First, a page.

Port of Long Beach’s new terminal open to more trade with China
The Port of Long Beach, U.S. second busiest port, announced Friday the completion of a 1.5-billion-U.S.-dollar new container terminal designed to become one of the most technologically advanced cargo facilities in the world.
“This terminal can move 3.5 million containers per year,” Mario Cordero, Executive Director of the Port of Long Beach told Xinhua at a completion ceremony here in southern California.
“And any time you talk about needing more capacity, you are talking about China,” he noted.
With two thirds of the port’s imports coming from China, Cordero is confident that terminal will be beneficial to both sides.
“Our goal is to operate as efficiently as possible and this terminal is a grand example of that,” said Cordero, as he described the new terminal, which took over a decade to plan, design and build, as “the greatest achievement at the port of choice, a wonder of the maritime industry.”
“It was well worth the investment,” said Cordero. “The Port of Long Beach ‘s mission for their new terminal is to create efficiency and reliability. In an age of e-commerce, consumers expect their products tomorrow. And we have an Amazon frame of mind,” he added.
While capacity in most terminals on the U.S. West Coast have remained static, the Port of Long Beach’s additional capacity will bring it a greater speed and efficiency reflected in its berth productivity, speed of trucks through their gates, and the velocity of their rail system throughput, the largest in North America.
“Additional capacity means more cargo, more supply chain jobs, a strengthening of our regional and national economy,” said Long Beach Container Terminal CEO Anthony Otto.
The cost of shipping a 40-foot container from China to U.S. West Coast has soared from 11,000 dollars in July to almost 20,000 dollars this week, shows Freightos index, giving rise to some concern that these exorbitant fees will negatively impact on the terminal’s business.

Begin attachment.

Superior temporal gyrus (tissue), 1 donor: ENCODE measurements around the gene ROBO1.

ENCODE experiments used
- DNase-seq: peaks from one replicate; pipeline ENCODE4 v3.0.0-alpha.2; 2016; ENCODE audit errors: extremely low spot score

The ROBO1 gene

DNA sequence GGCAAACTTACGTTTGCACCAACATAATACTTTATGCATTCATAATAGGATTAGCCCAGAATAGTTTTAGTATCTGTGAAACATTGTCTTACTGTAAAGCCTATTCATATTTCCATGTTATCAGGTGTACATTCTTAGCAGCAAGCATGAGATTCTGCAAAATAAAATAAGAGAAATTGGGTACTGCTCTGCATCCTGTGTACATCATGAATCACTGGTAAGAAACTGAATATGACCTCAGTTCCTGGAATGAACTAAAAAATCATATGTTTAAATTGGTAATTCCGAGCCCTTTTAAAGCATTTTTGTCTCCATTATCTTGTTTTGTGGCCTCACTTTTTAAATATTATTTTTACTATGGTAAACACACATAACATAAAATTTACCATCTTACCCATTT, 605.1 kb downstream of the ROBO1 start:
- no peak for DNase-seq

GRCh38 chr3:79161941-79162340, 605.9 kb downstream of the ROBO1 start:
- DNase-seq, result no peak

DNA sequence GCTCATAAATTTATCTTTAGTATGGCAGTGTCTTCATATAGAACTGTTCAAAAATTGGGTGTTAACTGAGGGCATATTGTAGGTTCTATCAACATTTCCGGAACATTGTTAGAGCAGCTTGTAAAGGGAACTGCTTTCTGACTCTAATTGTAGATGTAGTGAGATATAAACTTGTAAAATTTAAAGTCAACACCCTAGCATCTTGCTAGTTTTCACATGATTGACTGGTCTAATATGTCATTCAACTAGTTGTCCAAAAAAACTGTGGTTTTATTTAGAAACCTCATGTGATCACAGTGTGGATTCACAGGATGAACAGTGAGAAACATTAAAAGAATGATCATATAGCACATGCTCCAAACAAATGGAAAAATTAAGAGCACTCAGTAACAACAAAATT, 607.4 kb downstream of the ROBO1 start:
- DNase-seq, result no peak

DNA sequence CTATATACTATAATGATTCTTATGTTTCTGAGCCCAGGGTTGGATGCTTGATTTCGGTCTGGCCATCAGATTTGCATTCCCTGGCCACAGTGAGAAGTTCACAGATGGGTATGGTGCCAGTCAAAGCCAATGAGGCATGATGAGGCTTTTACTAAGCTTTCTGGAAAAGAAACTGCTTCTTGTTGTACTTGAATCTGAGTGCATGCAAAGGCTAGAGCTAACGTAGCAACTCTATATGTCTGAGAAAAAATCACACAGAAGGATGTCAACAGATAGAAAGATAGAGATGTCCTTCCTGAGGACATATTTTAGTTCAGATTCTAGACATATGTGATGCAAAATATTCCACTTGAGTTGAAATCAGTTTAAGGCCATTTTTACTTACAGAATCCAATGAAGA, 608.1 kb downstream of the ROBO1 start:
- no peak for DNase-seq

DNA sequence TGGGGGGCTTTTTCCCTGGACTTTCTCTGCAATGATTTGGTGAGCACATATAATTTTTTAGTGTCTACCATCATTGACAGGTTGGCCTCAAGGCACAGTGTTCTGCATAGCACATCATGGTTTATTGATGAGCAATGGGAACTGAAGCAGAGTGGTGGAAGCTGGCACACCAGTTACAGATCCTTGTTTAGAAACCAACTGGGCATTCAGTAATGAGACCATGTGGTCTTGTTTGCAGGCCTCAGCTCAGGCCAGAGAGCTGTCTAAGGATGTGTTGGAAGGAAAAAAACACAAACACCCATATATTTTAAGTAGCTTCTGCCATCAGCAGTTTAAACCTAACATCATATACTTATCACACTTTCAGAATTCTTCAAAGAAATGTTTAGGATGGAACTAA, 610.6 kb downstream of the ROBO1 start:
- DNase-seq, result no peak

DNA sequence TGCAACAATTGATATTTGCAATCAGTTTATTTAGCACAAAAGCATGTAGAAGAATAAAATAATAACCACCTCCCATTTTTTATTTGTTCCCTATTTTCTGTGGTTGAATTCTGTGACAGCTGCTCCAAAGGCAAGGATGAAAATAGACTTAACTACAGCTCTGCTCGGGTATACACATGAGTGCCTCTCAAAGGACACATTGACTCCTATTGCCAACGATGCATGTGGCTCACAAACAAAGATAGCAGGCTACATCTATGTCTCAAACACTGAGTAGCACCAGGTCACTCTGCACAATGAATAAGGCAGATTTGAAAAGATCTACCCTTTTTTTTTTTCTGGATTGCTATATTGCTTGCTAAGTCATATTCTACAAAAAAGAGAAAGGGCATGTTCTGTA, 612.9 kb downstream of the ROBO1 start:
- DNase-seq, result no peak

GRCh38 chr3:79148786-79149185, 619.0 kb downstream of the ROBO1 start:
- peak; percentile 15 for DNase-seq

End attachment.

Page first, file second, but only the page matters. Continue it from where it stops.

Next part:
But Cordero was unconcerned. “High rates aren’t going to impact this terminal. We’re very busy.”
He pointed out that the carriers charging an arm and a leg now were the same ones that suffered during the 2008-2009 global recession when the rates bottomed out.
“That’s all just part of the larger economic equation,” he shrugged, adding that the COVID-19 pandemic has been the real disruption here, more so this past year than the trade war.
The executives said the Port of Long Beach is one of the most sustainable container terminals in North America, with a chock full of electric cranes and a robotic transport system operating at 90 percent fewer emissions than competing docks.
He noted that it is truly a technological marvel that will allow the port to increase its throughput, improve air quality and maintain its status as a leading gateway for trans-Pacific trade.
Regarding labor issues, he also pointed out that longshore workers displaced by the automated systems are being retrained to operate the control center and provide maintenance on the new machines.
The San Pedro Bay ports of Los Angeles and Long Beach in southern California handle approximately 40 percent of all containerized imports and 30 percent exports for the United States.
The Port of Long Beach alone handles trade valued at around 170 billion dollars annually and supports 2.6 million jobs across the nation and one in every five jobs in Long Beach.